There are several significant days in a screenwriter’s life.
There’s the phone call.
Your first big paycheck.
Your first day on a movie set.
Yes, those are some mighty fine days. And your own fantasies about breaking in as a screenwriter may well incorporate those moments, sun-dappled and dripping with promise.
Here’s another one to add to your list: Commencement of principal photography.
Doesn’t sound very sexy. Why is it such a big deal for a screenwriter? First let’s discuss what it means.
Commencement of principal photography is a term referring to the day upon which actual production of a movie begins. Sure, there will have been a ton of pre-production, oftentimes second unit work, but it’s not considered principal photography until the film’s director, actors and crew assemble to shoot the bulk of the movie.
Everything in pre-production is geared toward the commencement of principal photography. Think of it as a film production’s equivalent to our FADE IN.
The designation also has a legal implication. When a screenwriter signs a contract, their deal typically is broken down into a set of potential payments. For instance, commencement of first draft, delivery of first draft, commencement of rewrite, delivery of rewrite, polish, and so forth.
Most deals include what is known as a production bonus. That is if the project goes into production, the writer receives the money stipulated in the bonus.
Let’s say our screenwriter Sammy Glick sells a spec script. The deal he gets is a pricey one: $ 600,000 against $ 1,000,000. What that means is Sammy is guaranteed that $ 600K, whether the movie gets produced or not. If, however, the movie goes into production, that means he receives a production bonus on top of his guaranteed fee of $ 400K.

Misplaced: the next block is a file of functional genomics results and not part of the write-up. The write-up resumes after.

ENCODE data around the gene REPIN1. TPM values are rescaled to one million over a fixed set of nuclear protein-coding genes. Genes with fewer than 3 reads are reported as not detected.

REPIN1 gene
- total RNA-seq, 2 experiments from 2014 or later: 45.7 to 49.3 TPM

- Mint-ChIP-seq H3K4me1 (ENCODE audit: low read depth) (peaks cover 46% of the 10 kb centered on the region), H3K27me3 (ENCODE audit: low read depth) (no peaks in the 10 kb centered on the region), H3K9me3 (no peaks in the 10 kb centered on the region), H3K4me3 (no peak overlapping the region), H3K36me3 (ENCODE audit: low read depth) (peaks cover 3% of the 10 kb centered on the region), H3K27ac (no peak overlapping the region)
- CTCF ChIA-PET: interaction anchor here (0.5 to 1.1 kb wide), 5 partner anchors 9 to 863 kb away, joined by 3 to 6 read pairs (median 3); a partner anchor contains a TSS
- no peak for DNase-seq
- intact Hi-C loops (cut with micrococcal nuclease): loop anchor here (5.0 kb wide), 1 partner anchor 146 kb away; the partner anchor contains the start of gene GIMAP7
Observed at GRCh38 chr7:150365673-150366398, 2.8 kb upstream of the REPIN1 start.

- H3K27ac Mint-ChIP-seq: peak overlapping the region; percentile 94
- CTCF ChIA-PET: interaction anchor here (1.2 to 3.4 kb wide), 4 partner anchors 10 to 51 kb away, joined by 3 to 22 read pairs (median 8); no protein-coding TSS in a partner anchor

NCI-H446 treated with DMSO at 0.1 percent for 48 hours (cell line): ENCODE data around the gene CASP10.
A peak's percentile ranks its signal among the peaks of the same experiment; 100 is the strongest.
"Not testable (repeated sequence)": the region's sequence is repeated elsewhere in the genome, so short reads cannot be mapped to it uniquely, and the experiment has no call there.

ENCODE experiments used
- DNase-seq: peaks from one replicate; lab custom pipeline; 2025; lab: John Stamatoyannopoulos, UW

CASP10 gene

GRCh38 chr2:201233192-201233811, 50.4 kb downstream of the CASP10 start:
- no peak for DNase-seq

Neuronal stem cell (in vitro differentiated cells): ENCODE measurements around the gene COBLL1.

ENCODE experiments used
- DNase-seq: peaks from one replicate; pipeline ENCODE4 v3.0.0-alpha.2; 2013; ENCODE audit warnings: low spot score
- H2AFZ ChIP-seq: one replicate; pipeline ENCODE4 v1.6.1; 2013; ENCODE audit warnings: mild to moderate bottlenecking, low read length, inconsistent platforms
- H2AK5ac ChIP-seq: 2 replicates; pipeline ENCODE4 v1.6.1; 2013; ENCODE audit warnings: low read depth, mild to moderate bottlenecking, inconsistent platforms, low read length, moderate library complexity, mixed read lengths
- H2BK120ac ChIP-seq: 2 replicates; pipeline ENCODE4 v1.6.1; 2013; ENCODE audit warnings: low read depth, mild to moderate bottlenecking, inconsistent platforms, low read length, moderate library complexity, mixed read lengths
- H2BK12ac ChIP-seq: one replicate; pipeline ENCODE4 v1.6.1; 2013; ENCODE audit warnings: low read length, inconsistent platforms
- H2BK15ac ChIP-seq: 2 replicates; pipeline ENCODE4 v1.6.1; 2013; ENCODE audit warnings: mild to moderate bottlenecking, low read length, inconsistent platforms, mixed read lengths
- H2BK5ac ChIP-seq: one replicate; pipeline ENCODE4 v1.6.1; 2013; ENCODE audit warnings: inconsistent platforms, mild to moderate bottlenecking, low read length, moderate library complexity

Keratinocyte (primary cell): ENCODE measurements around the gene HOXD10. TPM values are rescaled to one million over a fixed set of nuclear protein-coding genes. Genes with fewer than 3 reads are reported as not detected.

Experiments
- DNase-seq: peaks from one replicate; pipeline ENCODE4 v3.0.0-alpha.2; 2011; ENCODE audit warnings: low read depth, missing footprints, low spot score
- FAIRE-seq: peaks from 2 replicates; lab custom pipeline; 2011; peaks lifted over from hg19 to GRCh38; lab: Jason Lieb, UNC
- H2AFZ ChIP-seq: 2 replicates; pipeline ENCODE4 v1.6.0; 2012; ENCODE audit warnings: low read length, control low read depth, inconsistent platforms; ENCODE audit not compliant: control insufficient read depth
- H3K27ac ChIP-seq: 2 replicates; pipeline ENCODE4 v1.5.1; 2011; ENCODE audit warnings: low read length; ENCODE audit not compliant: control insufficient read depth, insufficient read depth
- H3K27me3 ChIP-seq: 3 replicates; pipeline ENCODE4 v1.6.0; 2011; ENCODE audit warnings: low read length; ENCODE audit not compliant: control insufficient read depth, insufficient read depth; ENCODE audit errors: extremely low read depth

What triggers the payment of that production bonus? Why, none other than the commencement of principal photography.
Now do you see why this is a special day for a screenwriter?
As with all deals, there are wrinkles. For example, the production bonus is dependent upon the writer receiving writing credit. If Sammy gets sole “written by” credit, he receives 100% of the bonus. If he shares story credit with another writer, his bonus is reduced by half.
But the main point is this: The day your movie begins principal photography is the day you can start looking for a nice, big fat check to arrive from the studio.
Commencement of principal photography. Music to a screenwriter’s ears… and bank account!
The Business of Screenwriting is a weekly series of GITS posts based upon my experiences as a complete Hollywood outsider who sold a spec script for a lot of money, parlayed that into a screenwriting career during which time I’ve made some good choices, some okay decisions, and some really stupid ones. Hopefully you’ll be the wiser for what you learn here.
The Business of Screenwriting: Commencement of principal photography was originally published in Go Into The Story on Medium, where people are continuing the conversation by highlighting and responding to this story.The Business of Screenwriting: Commencement of principal photography